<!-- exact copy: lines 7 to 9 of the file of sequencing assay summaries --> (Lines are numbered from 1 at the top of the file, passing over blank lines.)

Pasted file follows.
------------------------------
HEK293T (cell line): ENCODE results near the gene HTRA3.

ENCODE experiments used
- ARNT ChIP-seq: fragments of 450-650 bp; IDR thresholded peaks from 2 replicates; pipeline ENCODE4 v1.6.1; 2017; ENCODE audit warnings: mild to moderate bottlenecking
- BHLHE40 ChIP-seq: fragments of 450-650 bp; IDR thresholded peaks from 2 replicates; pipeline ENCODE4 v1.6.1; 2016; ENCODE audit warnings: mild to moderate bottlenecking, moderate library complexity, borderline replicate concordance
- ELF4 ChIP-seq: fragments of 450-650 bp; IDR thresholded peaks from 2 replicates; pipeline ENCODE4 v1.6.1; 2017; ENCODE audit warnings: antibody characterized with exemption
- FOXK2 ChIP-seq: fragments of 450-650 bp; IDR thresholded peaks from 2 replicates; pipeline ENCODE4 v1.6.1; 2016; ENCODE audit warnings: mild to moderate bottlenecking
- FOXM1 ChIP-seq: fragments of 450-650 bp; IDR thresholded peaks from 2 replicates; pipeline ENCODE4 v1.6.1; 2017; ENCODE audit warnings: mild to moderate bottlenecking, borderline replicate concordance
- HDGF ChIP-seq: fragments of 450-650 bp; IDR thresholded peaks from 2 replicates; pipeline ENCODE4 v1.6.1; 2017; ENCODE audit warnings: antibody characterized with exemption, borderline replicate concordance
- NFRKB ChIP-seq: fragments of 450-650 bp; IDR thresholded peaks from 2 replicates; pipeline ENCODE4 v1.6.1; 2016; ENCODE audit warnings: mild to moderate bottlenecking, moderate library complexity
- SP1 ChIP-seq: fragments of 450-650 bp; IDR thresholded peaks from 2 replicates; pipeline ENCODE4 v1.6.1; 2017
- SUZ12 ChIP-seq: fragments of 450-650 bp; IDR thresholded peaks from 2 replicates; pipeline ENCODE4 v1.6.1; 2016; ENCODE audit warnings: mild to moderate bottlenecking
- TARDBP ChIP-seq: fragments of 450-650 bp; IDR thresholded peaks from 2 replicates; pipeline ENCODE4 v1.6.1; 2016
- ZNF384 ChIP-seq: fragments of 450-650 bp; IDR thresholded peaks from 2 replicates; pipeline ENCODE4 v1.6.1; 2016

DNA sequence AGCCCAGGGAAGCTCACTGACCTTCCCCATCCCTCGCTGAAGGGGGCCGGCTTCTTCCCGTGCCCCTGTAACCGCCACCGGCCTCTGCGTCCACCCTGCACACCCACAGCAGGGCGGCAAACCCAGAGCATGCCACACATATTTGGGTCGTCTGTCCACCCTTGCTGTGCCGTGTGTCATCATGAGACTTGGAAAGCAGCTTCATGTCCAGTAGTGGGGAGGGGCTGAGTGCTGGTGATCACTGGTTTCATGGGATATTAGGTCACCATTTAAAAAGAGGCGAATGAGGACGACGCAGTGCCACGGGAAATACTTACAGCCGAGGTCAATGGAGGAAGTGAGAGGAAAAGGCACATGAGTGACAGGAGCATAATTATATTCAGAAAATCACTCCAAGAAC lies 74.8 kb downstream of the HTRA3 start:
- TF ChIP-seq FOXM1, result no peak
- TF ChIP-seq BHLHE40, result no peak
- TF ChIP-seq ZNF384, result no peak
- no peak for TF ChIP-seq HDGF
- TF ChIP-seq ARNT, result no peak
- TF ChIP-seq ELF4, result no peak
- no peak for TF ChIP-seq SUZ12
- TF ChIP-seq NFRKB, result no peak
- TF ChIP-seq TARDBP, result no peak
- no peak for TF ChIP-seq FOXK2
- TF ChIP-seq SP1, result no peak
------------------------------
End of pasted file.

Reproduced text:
- FOXM1 ChIP-seq: fragments of 450-650 bp; IDR thresholded peaks from 2 replicates; pipeline ENCODE4 v1.6.1; 2017; ENCODE audit warnings: mild to moderate bottlenecking, borderline replicate concordance
- HDGF ChIP-seq: fragments of 450-650 bp; IDR thresholded peaks from 2 replicates; pipeline ENCODE4 v1.6.1; 2017; ENCODE audit warnings: antibody characterized with exemption, borderline replicate concordance
- NFRKB ChIP-seq: fragments of 450-650 bp; IDR thresholded peaks from 2 replicates; pipeline ENCODE4 v1.6.1; 2016; ENCODE audit warnings: mild to moderate bottlenecking, moderate library complexity